One of the most popular of the solar applications is Solar Heat. These heating systems are classed as Passive or Active, depending on which Technology is preferred. Active Solar is based on two basic types: LIQUID and AIR, with the Liquid Solar using collectors such as, Flat Plates, Evacuated Tubes, and Concentrating Collectors. These are the devices in which fluids are heated by the sun's radiation. Glazed Solar Air Collectors are used for recirculating building or outdoor air, functioning very much like a conventional forced air furnace.
Fluids used in Solar Water Heating are water, non-toxic antifreeze, or any other type of liquids that can absorb the sun's heat. The operation of these heating systems is done by the moving of the fluids through the Collector with the use of circulating pumps, and once the fluids are directed to a storage tank or a Heat Exchanger, the heat can then be stored or used immediately. Liquid heat distribution can be done in different ways such as: hot water baseboard or radiators, central forced-air or radiant floor systems.
The Solar Air system heats air in Collectors (glazed recirculating types, and unglazed for Ambient Air Heaters). The glazed air collectors recirculates heated air by either Passive or Active, this meaning such as with the use of a fan. Medium-Temperature Collectors are glazed or unglazed, and are used to heat water or air for residential or commercial use. These Air Heat Panels are also used to condition air, or for process heat applications.
Unglazed Solar Air Collectors are used to preheat outside and not the inside building air, and these collectors are not usually economical for small residences, the reason being they require a great deal of ventilation. Passive Solar Air Heating can be used for drying laundry, drying wood for construction or for fuel such as wood chips, and also for food products such as fruits, grains, fish and other drying needs. A well insulated home that would use passive methods and that is well designed, would require a smaller and less costly heating system, and might not need any other form of heat other than solar.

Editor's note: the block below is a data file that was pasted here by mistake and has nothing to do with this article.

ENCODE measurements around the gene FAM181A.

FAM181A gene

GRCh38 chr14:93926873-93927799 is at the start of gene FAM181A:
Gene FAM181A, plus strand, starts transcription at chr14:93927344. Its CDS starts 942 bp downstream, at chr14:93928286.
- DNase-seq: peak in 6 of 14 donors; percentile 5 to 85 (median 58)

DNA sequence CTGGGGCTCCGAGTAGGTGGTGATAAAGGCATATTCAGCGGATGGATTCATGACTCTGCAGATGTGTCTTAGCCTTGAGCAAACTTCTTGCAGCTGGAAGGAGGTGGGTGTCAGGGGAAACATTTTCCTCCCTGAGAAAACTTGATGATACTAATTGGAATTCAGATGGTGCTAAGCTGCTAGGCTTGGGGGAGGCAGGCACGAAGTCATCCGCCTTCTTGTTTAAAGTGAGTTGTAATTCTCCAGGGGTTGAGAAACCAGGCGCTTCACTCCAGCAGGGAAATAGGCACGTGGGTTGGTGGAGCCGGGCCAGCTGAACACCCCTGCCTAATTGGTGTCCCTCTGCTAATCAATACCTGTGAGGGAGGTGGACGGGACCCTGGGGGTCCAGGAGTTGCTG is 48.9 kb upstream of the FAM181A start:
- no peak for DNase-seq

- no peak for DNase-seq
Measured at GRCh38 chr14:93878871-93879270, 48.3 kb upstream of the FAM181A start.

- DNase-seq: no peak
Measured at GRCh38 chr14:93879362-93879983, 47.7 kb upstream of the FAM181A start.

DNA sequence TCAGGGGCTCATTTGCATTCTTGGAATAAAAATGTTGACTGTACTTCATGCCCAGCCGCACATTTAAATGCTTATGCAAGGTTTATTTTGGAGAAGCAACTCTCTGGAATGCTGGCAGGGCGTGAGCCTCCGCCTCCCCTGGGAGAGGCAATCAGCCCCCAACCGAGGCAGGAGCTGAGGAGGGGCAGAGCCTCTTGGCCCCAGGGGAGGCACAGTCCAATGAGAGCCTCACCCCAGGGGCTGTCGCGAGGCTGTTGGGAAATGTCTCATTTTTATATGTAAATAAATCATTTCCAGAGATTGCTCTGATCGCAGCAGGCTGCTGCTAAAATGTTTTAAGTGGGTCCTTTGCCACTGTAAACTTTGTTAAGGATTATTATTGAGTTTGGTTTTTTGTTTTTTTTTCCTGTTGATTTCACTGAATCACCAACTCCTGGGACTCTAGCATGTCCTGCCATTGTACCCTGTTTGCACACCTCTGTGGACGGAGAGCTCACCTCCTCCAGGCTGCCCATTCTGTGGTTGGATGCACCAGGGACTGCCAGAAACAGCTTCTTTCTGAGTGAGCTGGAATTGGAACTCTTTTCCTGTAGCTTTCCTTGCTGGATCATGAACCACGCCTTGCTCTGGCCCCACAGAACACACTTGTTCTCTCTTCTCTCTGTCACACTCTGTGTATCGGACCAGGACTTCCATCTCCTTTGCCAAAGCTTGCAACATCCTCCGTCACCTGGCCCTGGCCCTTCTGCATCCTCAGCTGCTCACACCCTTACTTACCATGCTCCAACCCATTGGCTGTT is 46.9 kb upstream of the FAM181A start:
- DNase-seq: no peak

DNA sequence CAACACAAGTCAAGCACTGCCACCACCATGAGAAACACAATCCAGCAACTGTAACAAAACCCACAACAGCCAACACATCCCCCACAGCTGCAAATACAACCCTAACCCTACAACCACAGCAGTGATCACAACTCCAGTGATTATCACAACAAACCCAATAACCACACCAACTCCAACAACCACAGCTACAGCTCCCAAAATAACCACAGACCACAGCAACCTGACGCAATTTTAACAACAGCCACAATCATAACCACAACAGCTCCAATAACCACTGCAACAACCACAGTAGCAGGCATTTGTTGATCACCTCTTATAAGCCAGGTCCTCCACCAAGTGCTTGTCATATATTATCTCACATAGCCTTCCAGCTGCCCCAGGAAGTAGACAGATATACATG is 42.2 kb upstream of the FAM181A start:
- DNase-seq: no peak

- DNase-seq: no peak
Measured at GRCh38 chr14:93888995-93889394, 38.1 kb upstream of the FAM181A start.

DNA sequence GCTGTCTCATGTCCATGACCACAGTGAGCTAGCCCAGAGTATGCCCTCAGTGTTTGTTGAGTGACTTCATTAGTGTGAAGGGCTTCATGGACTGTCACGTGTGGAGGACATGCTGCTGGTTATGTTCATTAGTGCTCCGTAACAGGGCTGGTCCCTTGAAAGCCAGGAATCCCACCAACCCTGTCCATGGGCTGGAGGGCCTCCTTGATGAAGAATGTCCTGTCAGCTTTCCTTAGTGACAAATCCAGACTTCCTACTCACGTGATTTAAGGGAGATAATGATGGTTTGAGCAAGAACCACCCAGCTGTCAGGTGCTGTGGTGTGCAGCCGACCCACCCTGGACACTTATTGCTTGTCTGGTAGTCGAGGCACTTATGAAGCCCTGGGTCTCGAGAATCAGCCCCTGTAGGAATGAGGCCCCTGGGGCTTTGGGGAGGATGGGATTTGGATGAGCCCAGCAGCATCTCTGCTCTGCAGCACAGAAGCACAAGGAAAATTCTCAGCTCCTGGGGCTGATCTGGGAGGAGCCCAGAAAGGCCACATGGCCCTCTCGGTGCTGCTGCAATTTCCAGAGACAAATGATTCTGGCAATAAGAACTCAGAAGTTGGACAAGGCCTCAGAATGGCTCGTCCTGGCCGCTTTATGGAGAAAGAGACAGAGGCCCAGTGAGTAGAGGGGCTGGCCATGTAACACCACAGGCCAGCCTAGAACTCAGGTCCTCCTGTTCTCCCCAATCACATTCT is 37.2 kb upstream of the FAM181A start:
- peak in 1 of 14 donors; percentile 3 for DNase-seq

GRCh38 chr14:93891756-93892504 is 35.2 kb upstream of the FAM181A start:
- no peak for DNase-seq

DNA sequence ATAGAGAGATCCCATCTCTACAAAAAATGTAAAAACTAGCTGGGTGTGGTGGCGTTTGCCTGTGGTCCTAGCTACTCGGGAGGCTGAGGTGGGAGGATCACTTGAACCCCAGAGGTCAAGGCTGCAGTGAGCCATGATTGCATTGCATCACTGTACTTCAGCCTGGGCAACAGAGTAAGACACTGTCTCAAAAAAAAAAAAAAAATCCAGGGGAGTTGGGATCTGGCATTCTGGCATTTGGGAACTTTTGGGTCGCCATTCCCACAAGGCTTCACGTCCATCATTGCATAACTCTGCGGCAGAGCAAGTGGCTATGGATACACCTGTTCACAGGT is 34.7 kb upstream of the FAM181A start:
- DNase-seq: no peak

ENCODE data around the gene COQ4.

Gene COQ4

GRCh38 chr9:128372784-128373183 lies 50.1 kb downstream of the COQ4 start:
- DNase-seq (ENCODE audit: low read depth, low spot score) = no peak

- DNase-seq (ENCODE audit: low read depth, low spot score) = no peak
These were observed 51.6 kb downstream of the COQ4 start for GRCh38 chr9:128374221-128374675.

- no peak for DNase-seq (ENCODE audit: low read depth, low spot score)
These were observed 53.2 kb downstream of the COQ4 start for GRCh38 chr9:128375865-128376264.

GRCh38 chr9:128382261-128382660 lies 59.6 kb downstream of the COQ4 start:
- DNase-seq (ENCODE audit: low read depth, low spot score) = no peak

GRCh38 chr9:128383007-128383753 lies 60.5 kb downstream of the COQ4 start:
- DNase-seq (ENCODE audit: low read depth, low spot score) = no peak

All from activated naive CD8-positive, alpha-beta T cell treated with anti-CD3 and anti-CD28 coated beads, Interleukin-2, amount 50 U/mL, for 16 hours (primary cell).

An Active Heating System in cold weather with good solar resources and used for most of the year can be very cost efficient, especially if displacing other expensive fuels like electricity, propane, and oil heat. A back-up system like a Conventional Central Heating System is recommended when the system cannot meet heating requirements.
Sizing and selecting a solar heat system, choosing the site and the design, all depend on the heating needs of your home. Look up your Local Building Codes, Zoning By-Laws, as well as any other regulations that might be needed before installing your System. One more recommendation is to find an experienced Contractor who can properly install your heating system, and once installed, it must be regularly maintained in order for it to perform at it's best and to also prevent breakdowns.
For insurance check your Homeowner's Insurance Policy, most Solar Heating Systems are automatically covered, and another a good idea would be to check with your Government or State for Financing Incentives.
For more information return to Alternative Energies